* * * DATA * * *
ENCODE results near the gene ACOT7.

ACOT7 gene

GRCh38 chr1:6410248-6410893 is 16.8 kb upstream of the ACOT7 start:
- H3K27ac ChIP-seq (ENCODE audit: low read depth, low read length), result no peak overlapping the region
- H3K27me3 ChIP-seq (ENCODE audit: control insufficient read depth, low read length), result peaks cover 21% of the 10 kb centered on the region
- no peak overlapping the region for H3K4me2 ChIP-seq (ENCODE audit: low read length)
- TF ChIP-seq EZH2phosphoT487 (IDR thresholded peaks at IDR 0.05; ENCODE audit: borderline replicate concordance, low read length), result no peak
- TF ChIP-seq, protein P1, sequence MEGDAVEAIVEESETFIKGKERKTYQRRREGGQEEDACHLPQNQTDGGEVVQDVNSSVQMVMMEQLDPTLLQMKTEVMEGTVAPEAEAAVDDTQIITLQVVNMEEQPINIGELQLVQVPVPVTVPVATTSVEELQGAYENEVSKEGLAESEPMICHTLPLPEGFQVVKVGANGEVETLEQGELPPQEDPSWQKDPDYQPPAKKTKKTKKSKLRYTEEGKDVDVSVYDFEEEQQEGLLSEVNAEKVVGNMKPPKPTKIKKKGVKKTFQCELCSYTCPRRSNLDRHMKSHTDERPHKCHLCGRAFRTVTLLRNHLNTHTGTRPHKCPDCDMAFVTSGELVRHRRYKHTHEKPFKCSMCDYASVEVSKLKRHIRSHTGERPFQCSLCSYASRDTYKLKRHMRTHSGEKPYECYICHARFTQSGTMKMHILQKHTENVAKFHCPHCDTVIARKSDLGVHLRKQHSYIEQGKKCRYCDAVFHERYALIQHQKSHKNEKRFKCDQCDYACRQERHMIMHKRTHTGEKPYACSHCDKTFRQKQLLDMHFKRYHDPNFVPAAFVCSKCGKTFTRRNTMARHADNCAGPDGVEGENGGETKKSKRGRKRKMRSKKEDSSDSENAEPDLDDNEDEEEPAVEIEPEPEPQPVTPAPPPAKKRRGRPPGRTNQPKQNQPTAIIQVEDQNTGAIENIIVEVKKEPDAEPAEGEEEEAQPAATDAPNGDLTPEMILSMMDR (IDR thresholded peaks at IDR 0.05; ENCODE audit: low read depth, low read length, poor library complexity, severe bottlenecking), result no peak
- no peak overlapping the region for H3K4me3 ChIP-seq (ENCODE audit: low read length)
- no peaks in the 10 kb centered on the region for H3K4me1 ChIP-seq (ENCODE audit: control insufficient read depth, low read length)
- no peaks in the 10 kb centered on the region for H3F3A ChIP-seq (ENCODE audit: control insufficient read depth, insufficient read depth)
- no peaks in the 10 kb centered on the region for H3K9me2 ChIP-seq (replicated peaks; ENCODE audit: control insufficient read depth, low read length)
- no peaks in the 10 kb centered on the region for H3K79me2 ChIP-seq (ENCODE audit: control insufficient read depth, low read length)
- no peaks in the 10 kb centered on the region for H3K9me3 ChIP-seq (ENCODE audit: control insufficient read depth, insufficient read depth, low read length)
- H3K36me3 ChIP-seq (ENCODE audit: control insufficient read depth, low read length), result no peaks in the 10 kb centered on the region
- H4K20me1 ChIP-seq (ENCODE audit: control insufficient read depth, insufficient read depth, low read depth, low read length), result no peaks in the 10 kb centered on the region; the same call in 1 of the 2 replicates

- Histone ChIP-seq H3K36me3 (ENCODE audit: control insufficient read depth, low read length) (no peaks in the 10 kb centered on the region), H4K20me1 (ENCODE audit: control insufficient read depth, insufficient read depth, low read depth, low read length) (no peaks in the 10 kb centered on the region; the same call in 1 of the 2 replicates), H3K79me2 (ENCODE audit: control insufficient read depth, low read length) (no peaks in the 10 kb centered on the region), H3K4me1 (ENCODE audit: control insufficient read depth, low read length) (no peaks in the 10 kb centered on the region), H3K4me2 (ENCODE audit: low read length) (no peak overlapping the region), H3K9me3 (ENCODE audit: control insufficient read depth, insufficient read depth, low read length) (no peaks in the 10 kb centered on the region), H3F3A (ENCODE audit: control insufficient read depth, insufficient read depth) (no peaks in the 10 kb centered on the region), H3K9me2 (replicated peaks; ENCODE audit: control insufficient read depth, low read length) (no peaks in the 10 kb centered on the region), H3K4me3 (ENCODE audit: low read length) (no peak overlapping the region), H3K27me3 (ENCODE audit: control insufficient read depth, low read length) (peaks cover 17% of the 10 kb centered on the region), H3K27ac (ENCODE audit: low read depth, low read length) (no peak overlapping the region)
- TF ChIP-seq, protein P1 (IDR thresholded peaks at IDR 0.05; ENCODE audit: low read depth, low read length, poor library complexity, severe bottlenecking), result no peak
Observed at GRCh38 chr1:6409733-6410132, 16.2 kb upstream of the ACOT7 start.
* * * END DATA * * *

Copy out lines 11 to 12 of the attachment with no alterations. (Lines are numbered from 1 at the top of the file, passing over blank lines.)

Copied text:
- no peaks in the 10 kb centered on the region for H3F3A ChIP-seq (ENCODE audit: control insufficient read depth, insufficient read depth)
- no peaks in the 10 kb centered on the region for H3K9me2 ChIP-seq (replicated peaks; ENCODE audit: control insufficient read depth, low read length)